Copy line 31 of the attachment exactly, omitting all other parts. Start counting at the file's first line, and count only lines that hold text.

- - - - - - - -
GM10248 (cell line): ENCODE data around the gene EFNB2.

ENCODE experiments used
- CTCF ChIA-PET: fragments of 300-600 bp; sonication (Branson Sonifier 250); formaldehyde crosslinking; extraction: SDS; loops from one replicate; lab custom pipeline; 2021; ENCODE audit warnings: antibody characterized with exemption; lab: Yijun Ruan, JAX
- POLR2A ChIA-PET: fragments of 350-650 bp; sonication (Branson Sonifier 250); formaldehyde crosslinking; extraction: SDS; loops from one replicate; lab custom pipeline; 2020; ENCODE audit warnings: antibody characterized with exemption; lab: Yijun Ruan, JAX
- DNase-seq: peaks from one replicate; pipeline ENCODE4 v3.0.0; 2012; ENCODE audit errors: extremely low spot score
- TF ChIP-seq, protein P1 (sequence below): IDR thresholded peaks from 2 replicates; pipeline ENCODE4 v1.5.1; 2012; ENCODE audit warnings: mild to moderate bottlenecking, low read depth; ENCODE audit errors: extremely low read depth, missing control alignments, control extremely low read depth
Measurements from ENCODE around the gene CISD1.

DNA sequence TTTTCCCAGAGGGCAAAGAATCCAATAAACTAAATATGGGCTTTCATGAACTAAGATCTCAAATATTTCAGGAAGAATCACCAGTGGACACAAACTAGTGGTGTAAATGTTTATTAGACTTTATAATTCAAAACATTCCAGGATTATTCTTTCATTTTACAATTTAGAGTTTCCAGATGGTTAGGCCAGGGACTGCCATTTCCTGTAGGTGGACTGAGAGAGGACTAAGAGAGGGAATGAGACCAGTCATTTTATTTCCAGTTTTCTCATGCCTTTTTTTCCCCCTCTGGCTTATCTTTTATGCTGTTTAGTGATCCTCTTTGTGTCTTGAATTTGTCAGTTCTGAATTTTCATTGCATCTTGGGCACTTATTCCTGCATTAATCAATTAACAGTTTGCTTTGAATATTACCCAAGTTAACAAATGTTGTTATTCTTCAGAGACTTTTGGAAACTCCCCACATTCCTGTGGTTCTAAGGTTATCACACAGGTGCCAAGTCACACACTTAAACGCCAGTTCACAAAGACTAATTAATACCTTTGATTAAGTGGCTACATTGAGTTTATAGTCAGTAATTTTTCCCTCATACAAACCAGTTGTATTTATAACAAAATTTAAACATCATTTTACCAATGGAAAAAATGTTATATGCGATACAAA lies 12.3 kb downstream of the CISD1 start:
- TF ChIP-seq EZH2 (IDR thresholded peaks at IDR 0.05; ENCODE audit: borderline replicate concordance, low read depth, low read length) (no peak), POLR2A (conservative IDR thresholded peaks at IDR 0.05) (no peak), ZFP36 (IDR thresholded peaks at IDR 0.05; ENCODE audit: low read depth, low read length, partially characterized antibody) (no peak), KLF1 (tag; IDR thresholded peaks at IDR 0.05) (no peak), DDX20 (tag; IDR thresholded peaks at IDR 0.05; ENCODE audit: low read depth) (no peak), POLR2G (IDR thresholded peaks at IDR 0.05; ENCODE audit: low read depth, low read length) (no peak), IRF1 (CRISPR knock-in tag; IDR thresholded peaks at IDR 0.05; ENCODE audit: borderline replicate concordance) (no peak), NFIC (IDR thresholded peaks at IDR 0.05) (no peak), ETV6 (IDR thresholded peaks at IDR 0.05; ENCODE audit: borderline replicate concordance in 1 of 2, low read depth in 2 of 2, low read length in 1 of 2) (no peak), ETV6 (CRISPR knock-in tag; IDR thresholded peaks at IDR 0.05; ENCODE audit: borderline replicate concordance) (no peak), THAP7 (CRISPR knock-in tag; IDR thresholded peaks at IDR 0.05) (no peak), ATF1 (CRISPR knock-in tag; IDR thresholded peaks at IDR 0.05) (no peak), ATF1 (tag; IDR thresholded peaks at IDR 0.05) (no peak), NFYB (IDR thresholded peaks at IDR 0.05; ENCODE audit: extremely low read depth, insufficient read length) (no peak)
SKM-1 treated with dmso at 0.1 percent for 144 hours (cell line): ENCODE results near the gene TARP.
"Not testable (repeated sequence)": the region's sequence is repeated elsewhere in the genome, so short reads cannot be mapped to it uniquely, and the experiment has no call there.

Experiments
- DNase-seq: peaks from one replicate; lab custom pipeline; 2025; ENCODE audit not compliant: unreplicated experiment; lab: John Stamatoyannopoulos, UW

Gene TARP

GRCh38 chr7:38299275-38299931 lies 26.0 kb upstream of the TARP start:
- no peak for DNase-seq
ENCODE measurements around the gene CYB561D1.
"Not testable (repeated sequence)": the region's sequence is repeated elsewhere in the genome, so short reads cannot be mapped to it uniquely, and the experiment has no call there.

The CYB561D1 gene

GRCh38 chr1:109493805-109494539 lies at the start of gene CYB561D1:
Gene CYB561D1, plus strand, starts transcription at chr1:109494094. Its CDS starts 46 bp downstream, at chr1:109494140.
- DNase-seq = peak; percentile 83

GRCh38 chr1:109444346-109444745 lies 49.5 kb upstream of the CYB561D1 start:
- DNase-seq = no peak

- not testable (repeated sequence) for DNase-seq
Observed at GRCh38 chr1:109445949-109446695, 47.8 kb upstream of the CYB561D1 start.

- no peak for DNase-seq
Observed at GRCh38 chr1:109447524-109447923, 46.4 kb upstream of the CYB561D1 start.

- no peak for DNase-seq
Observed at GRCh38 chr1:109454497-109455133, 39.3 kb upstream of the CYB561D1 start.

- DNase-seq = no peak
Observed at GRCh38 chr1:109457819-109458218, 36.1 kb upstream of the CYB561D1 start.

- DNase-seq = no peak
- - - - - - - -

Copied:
- DNase-seq = no peak